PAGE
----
Results from this trial are due in a few weeks.

Another trial just started called REMOTE (and funded by the Auckland Medical Research Foundation) does not involve text messaging, but instead allows people to exercise at home or in their community while being monitored remotely and in real time.
Participants in the intervention receive a package of technology including a chest sensor band that records heart rate, ECG, breathing rate and uses GPS for recording movement and acceleration.

The device talks to a mobile phone App, sending back information via a middleware platform, so that the researchers can view the data from anywhere in New Zealand in real time. This web based app can monitor up to 12 people at a time.

“Participants do this three times a week with them logging on at a set time and doing their exercise prescription under the watch of a remote exercise scientist, who lets them know how much to do each day,” says Dr Maddison.

The exercise scientist sets their exercise prescription and monitors them during their exercise session. Using the technology, the exercise scientist reviews their progress and provides feedback and support to exercise on a regular basis. Participants can also set goals and review their own progress.

“We are comparing the results of this 12-week programme to a standard supervised exercise-based cardiac rehabilitation programme, and we want to see if it is as good as but no worse than current care.”

“Collectively, this research aims to provide people with heart disease another option, particularly for those who cannot access traditional cardiac rehabilitation because of work or family commitments or they live at a distance from a hospital-based programme,” says Dr Maddison. “They can help to overcome the physical and financial barriers to typical cardiac rehabilitation.”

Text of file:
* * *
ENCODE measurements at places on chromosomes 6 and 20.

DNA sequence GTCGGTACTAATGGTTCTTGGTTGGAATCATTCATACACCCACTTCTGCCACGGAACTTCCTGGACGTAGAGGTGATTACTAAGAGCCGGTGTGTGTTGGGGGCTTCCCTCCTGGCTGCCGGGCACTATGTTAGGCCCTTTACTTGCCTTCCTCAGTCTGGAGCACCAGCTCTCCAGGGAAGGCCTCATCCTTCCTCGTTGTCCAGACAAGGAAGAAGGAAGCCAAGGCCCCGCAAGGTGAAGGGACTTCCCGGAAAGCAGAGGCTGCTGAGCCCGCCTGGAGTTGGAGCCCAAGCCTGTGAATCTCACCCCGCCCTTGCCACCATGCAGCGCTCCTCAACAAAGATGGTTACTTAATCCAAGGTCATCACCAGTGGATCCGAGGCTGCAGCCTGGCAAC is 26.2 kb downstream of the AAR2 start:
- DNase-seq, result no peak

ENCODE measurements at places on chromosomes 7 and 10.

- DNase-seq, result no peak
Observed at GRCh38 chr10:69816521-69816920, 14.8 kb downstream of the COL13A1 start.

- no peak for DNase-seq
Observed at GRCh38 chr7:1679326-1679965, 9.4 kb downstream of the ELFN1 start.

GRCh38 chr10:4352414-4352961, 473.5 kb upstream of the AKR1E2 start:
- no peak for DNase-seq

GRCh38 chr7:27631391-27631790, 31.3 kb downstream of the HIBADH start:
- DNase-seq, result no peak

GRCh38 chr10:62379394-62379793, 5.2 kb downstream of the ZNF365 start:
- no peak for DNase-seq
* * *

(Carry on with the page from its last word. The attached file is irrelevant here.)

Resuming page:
ENDS

© Scoop Media

 
 
 
 
 
Culture Headlines | Health Headlines | Education Headlines

 

Scoop Review Of Books: From Here And There

Being Chinese: A New Zealander’s Story
by Helene Wong.
This is the fascinating story of Helene Wong, born in 1949 in Taihape to Chinese parents: her mother, born soon after her parents migrated here, and her father, born in China but sent to relatives in Taihape at seven to get an education in English. More>>

Chiku: Hamilton Zoo's Baby Chimpanzee Named

Hamilton Zoo has named its three-month-old baby chimpanzee after a month-long public naming competition through the popular zoo’s website. The name chosen is Chiku, a Swahili name for girls meaning "talker" or "one who chatters". More>>

Game Over: Trans-Tasman Netball League To Discontinue

Netball Australia and Netball New Zealand have confirmed that the existing ANZ Championship format will discontinue after the current 2016 season, with both organisations to form national netball leagues in their respective countries. More>>

NZSO Review: Stephen Hough Is Perfection-Plus

He took risks, and leant into the music when required. But you also felt that every moment of his playing made sense in the wider picture of the piece. Playing alongside him, the NZSO were wonderful as ever, and their guest conductor, Gustavo Gimeno, coaxed from them a slightly darker, edgier sound than I’m used to hearing. More>>

ALSO:

Howard Davis Review: King Lear At Circa

In order to celebrate it's 40th birthday, it is perhaps fitting that Circa Theatre should pick a production of 'King Lear,' since it's also somewhat fortuitously Shakespeare's 400th anniversary. If some of the more cerebral poetry is lost in Michael Hurst's streamlined, full throttle production, it's more than made up for by plenty of lascivious violence designed to entertain the groundlings. More>>

Scoop Review Of Books: Tauranga Books Festival

Escape to Tauranga for Queen’s Birthday weekend and an ideas and books-focused festival that includes performance, discussion, story-telling, workshops and an Italian-theme morning tea. More>>

Get More From Scoop

 
 

LATEST HEADLINES

 
 
 
 
Health
Search Scoop  
 
 
Powered by Vodafone
NZ independent news